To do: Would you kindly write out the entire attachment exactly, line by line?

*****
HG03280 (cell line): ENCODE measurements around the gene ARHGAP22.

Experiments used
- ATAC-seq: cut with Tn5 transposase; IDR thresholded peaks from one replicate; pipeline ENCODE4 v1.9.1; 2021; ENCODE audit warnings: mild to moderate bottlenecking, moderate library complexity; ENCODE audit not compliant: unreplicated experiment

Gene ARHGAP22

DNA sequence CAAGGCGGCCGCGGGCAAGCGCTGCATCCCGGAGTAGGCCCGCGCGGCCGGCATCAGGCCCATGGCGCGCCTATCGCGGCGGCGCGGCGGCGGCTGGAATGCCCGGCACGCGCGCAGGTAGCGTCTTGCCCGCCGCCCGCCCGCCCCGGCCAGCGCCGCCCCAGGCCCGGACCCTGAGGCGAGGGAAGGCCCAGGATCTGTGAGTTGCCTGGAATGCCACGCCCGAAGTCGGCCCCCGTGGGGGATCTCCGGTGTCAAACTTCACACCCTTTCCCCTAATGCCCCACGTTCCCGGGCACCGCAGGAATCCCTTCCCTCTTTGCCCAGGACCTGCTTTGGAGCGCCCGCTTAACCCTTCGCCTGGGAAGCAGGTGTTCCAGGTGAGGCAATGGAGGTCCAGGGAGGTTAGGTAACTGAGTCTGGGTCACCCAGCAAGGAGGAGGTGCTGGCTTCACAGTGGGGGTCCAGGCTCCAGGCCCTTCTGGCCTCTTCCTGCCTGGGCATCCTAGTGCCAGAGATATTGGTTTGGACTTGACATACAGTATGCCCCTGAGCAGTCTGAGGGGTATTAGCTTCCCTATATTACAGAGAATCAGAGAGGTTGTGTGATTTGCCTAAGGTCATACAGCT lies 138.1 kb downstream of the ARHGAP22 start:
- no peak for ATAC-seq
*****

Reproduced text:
HG03280 (cell line): ENCODE measurements around the gene ARHGAP22.

Experiments used
- ATAC-seq: cut with Tn5 transposase; IDR thresholded peaks from one replicate; pipeline ENCODE4 v1.9.1; 2021; ENCODE audit warnings: mild to moderate bottlenecking, moderate library complexity; ENCODE audit not compliant: unreplicated experiment

Gene ARHGAP22

DNA sequence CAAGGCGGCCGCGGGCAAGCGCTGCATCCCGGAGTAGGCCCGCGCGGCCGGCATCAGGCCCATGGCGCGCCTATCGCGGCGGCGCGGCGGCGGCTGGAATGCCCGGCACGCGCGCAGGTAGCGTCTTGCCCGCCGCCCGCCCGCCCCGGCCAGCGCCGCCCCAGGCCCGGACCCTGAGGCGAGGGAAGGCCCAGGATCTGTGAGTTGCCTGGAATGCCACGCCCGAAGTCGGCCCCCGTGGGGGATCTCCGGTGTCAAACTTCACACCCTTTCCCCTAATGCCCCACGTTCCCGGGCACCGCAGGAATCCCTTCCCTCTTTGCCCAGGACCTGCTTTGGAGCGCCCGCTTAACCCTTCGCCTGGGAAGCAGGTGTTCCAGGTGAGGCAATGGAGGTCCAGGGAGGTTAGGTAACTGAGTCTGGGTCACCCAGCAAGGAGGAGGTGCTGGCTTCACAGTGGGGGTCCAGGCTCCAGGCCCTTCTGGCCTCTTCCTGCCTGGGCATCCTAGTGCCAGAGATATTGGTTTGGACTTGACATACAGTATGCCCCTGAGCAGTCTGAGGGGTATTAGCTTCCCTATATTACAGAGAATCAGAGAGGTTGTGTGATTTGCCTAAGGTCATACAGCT lies 138.1 kb downstream of the ARHGAP22 start:
- no peak for ATAC-seq